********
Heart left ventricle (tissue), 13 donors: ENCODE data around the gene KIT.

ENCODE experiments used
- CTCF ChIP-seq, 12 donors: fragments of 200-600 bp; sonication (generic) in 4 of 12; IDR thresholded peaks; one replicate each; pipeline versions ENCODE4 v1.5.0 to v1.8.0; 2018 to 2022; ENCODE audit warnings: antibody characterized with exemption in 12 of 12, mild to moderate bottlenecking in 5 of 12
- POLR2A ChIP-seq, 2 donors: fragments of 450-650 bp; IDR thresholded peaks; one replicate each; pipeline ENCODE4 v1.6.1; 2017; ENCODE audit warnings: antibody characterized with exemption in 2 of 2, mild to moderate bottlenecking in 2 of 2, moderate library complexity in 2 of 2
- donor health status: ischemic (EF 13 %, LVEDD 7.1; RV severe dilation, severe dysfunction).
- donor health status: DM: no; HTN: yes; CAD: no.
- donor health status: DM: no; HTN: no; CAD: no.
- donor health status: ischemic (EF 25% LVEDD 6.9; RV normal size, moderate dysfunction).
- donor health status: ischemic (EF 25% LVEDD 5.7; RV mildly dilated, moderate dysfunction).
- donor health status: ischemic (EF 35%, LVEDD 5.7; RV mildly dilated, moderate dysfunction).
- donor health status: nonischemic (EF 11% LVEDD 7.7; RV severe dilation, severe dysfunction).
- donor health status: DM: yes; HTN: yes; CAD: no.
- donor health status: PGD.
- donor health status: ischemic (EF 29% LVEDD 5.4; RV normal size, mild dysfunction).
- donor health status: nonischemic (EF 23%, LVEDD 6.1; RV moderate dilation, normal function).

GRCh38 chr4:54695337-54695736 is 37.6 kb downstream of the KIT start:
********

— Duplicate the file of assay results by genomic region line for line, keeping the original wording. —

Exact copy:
Heart left ventricle (tissue), 13 donors: ENCODE data around the gene KIT.

ENCODE experiments used
- CTCF ChIP-seq, 12 donors: fragments of 200-600 bp; sonication (generic) in 4 of 12; IDR thresholded peaks; one replicate each; pipeline versions ENCODE4 v1.5.0 to v1.8.0; 2018 to 2022; ENCODE audit warnings: antibody characterized with exemption in 12 of 12, mild to moderate bottlenecking in 5 of 12
- POLR2A ChIP-seq, 2 donors: fragments of 450-650 bp; IDR thresholded peaks; one replicate each; pipeline ENCODE4 v1.6.1; 2017; ENCODE audit warnings: antibody characterized with exemption in 2 of 2, mild to moderate bottlenecking in 2 of 2, moderate library complexity in 2 of 2
- donor health status: ischemic (EF 13 %, LVEDD 7.1; RV severe dilation, severe dysfunction).
- donor health status: DM: no; HTN: yes; CAD: no.
- donor health status: DM: no; HTN: no; CAD: no.
- donor health status: ischemic (EF 25% LVEDD 6.9; RV normal size, moderate dysfunction).
- donor health status: ischemic (EF 25% LVEDD 5.7; RV mildly dilated, moderate dysfunction).
- donor health status: ischemic (EF 35%, LVEDD 5.7; RV mildly dilated, moderate dysfunction).
- donor health status: nonischemic (EF 11% LVEDD 7.7; RV severe dilation, severe dysfunction).
- donor health status: DM: yes; HTN: yes; CAD: no.
- donor health status: PGD.
- donor health status: ischemic (EF 29% LVEDD 5.4; RV normal size, mild dysfunction).
- donor health status: nonischemic (EF 23%, LVEDD 6.1; RV moderate dilation, normal function).

GRCh38 chr4:54695337-54695736 is 37.6 kb downstream of the KIT start: